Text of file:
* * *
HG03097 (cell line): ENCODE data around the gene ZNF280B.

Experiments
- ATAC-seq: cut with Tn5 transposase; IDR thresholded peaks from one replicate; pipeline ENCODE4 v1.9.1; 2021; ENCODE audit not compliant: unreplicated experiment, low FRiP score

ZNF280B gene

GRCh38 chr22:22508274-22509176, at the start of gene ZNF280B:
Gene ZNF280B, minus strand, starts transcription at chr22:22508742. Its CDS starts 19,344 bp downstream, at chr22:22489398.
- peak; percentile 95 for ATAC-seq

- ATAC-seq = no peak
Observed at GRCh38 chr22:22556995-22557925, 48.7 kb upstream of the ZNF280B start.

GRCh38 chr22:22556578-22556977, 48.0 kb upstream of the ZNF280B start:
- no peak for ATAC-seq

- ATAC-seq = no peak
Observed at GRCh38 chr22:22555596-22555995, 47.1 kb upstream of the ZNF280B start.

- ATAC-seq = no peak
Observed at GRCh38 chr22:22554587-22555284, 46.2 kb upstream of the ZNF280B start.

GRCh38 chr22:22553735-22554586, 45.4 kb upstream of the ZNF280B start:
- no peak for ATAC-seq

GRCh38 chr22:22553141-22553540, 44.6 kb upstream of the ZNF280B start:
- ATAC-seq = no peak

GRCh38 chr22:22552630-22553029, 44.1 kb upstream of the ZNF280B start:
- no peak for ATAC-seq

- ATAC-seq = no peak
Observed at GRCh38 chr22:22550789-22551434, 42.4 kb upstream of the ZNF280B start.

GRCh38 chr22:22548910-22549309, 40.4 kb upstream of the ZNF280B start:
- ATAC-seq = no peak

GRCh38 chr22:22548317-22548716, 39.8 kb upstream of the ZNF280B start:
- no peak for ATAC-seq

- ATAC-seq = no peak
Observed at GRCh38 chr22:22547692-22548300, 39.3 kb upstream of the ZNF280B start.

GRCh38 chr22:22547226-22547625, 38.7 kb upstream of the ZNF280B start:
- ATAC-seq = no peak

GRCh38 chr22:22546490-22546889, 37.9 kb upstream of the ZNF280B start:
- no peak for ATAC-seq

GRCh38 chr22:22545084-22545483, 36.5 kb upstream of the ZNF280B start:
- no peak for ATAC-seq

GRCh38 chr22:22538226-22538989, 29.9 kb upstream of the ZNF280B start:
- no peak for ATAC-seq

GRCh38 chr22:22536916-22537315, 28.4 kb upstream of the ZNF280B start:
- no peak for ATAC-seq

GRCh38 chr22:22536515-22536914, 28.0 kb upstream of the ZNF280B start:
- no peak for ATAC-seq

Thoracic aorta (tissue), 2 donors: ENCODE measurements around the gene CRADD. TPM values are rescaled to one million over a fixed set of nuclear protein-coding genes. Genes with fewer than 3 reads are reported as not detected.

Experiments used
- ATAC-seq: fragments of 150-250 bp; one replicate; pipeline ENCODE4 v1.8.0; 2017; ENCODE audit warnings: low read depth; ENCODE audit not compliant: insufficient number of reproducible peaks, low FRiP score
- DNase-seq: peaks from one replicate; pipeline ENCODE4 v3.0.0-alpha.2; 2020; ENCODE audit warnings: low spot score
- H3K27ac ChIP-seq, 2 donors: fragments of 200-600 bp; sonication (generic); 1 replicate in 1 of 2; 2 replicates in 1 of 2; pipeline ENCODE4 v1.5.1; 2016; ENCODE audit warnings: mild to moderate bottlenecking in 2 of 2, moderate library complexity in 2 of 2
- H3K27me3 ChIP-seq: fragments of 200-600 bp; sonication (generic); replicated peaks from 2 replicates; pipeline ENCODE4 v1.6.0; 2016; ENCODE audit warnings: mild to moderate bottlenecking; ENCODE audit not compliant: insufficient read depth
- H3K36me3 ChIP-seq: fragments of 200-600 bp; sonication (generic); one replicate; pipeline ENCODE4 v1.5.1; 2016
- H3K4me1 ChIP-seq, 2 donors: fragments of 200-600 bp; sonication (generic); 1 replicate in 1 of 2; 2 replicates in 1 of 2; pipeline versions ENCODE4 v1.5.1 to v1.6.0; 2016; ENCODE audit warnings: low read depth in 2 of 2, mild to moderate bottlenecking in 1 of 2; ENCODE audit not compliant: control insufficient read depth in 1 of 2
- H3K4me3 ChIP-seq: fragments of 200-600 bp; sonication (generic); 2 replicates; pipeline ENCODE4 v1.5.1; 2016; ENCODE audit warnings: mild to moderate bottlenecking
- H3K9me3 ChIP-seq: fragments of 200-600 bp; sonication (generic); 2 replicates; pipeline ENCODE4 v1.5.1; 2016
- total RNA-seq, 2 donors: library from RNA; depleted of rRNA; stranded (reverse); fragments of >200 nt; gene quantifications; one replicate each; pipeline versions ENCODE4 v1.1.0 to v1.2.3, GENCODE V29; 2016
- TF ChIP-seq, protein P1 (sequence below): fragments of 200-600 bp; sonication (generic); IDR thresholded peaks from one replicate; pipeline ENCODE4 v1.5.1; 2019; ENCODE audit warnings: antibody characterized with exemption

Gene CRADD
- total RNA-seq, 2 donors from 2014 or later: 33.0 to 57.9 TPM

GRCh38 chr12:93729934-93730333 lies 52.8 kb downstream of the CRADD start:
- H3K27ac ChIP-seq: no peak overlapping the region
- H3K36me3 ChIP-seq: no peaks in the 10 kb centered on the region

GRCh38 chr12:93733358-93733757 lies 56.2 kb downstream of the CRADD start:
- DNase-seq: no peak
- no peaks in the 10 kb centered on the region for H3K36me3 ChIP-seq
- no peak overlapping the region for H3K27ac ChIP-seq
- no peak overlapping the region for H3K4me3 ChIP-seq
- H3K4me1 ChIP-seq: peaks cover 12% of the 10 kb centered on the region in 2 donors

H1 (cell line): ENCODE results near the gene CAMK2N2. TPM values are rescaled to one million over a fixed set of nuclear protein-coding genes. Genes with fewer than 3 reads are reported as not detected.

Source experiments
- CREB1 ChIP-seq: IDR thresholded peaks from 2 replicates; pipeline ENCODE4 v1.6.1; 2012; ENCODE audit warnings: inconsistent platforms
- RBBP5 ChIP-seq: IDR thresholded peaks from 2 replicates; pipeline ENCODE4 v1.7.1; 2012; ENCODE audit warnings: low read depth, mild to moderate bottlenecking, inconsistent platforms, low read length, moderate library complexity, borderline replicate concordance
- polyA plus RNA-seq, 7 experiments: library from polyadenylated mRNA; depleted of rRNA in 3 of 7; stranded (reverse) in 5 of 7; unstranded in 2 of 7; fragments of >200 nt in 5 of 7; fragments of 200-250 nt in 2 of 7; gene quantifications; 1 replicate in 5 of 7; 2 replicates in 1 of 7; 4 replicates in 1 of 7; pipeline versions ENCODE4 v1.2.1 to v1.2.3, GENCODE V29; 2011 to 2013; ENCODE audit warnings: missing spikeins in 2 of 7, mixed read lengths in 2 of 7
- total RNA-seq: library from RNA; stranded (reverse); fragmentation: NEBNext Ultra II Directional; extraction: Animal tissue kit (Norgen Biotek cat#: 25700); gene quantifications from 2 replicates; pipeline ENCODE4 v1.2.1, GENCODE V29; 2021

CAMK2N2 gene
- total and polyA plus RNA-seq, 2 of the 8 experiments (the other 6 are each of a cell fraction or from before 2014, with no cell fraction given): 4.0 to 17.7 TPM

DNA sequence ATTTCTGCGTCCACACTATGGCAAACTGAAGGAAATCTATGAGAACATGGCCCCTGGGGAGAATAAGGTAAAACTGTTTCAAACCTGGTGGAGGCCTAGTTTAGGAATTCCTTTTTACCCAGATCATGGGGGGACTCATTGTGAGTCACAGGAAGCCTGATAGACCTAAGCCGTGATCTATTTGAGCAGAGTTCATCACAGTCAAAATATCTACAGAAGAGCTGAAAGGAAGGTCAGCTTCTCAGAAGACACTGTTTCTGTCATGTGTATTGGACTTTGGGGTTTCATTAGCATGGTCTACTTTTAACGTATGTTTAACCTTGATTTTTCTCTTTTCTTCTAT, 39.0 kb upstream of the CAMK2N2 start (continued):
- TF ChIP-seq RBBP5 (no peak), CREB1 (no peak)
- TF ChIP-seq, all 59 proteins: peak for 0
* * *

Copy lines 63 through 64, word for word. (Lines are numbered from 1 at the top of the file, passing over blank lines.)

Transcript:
- no peak overlapping the region for H3K4me3 ChIP-seq
- H3K4me1 ChIP-seq: peaks cover 12% of the 10 kb centered on the region in 2 donors